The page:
An Advanced Plating Technology Leader: Mitsuya Co.Economy Science Technology
Tourists flock to see the bronze statue of the Great Buddha (daibutsu) at Todaiji, a temple in Nara. The enormous, somber statue is an awe-inspiring sight, but it is just a shadow of the Rushana (Vairocana) Buddha that greeted worshippers back in the middle of the eighth century when the statue was completed. The original daibutsu at the temple was not merely colossal but also dazzling: its surfaces coated entirely in gold. Artisans gilded the huge bronze sculpture by coating it with an amalgam of mercury and gold and then exposing it to heat, which volatized the mercury, leaving only gleaming gold behind.
Today, metal plating is much more than just a way to coat objects with a brilliant ornamental surface. It plays an indispensable role in manufacturing by furnishing products and components with such properties as electrical and corrosion resistance. Leading the way for this pivotal technology has been the small Japanese company Mitsuya, which is developing and commercializing state-of-the-art plating processes that meet the diverse needs of industry.
A Small Company with a Big Market Share
Today more than 40% of all automobiles sold worldwide contain engine sensors that have passed through Mitsuya's plating process. Until recently, electroless plating was considered the only viable nickel-plating method for the integrated circuit of the airflow sensor, a vital element of the engine's control system.
But the chemicals used in electroless plating make it a costly process. With automakers searching for ways to slash costs, Mitsuya proposed nickel electroplating as a cheaper alternative. Electroplating costs less because the plating solution can be kept stable for long periods of time, facilitating automated batch plating. And even when the solution breaks down, it is easily replenished.
Exhaustive testing is required before any new technology can be adopted for an automotive component. It took a full year to effect the switch to nickel electroplating, but the results far exceeded automakers' expectations. With Mitsuya's new process, plating costs for a component plunged a full 95%, while the defect rate fell from 4% to almost zero.
Mitsuya in Space
As a payload specialist aboard the space shuttle Endeavor in 1992, Japanese scientist Mōri Mamoru carried out a cutting-edge experiment in metal alloy formation using an "image furnace." The heart of the furnace was a light-collecting reflector made with the world's most advanced gold-plating process—a technology developed by Mitsuya.
An image furnace concentrates infrared light to melt solids at high temperatures. The key to its performance is how efficiently the concave parabolic reflector can focus the infrared waves on a single spot. By depositing a perfectly uniform, highly reflective layer of gold on the reflector surface, Mitsuya's plating technology boosted the efficiency of reflectivity and light concentration from 87% to 99.8%, helping to ensure the success of the experiment.
The reflectivity of a plated surface is affected by subtle differences in the composition of the plating metal. Mitsuya collected vast amounts of data to determine the optimum metallic composition. To date, the company has produced close to 20 precision light-collecting reflectors for use in experiments on Earth and in outer space, all with an optical efficiency of close to 100%. The engineer who pioneered this super high-precision coating technology was Mitsuya Managing Director Ozawa Shigeo.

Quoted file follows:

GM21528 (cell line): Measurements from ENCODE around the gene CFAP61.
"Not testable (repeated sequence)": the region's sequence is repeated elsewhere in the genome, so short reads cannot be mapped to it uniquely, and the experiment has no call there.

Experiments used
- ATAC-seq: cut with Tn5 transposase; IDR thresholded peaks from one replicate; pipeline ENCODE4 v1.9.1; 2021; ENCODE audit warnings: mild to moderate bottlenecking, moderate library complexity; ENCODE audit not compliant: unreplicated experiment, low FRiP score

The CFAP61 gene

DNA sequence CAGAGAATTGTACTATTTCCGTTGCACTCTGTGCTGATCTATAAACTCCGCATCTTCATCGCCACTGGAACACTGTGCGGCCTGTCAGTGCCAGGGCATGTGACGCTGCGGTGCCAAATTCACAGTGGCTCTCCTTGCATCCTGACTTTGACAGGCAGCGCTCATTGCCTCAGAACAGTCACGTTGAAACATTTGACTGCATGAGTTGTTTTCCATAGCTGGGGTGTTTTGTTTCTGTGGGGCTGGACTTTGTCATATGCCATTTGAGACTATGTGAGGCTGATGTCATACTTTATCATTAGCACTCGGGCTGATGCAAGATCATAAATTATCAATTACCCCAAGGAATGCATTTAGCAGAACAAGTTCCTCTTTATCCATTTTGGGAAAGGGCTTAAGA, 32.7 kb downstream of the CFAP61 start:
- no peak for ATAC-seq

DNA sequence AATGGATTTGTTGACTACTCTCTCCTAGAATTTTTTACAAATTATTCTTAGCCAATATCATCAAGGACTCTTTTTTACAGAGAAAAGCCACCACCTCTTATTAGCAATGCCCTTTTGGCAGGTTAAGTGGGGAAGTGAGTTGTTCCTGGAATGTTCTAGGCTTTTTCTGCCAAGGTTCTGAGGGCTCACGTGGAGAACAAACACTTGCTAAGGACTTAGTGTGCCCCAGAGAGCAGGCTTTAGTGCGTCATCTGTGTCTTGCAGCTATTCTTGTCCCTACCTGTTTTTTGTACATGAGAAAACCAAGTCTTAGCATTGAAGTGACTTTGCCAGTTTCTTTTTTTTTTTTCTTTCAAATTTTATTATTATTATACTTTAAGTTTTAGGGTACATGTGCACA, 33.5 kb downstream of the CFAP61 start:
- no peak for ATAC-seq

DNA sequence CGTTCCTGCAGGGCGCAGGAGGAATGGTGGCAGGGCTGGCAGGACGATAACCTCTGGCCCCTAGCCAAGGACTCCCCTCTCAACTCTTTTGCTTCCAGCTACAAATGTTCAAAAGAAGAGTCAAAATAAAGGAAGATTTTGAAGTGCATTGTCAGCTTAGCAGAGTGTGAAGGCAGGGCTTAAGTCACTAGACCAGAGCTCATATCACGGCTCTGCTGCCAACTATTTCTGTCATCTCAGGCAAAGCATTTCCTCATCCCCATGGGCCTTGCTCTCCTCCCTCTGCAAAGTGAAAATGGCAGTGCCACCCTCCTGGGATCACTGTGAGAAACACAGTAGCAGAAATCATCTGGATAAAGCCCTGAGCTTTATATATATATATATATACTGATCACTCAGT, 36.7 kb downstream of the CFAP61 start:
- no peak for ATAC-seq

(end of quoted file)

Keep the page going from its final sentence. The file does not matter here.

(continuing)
Mitsuya plating was also used for some of the equipment carried into space by the unmanned Japanese spacecraft Hayabusa. Launched by the Japan Aerospace Exploration Agency in 2003, Hayabusa attracted international interest when it reentered Earth's atmosphere in June 2010, after completing an exploratory mission to a near-Earth asteroid. "We know that one part we processed was used by the spacecraft. But we don't know exactly where or how it was used," Ozawa confesses. Many of the projects that make use of Mitsuya plating technology are so shrouded in secrecy that the company never learns how its components are actually used.
Development Capacity and Speed
One of the strengths on which Mitsuya prides itself is its ability to develop on-demand products and processes. The company is willing to undertake the most demanding technical challenges, mindful of the precepts laid down by its previous CEO: Never turn down a job; never say it can't be done. "I don't claim we comply with every request,” Kusama notes, “but we accept close to 80 percent.” This can-do attitude is not lost on potential customers. As a purchasing manager at a top Japanese electronics manufacturer puts it, "If you're in a bind, take it to Mitsuya."
Rapid turnaround is another major focus of the company's management. From this perspective, one key asset is the Gotanda plant, located in the heart of Tokyo. With residential development encroaching on the area, the company had once planned to shut down the Gotanda plant and transfer its operations to the Yonezawa facility in Yamagata Prefecture. But management abandoned the idea in the end, realizing that a convenient central location was essential for maintaining a fast pace during the intensive back-and-forth with customers typical of the design and trial phase.
Some customers show up at Mitsuya in the morning, requesting the finished product by the same evening. "One client even asked us to complete the order while he killed time at a nearby coffee shop," recalls Kusama. Although Mitsuya has additional production facilities in Kōfu in Yamanashi Prefecture and Hachiōji in suburban Tokyo, as well as Yonezawa, it has no intention of abandoning Gotanda, where the business got started.
(Originally written in Japanese. Photographs by Kuyama Shiromasa.)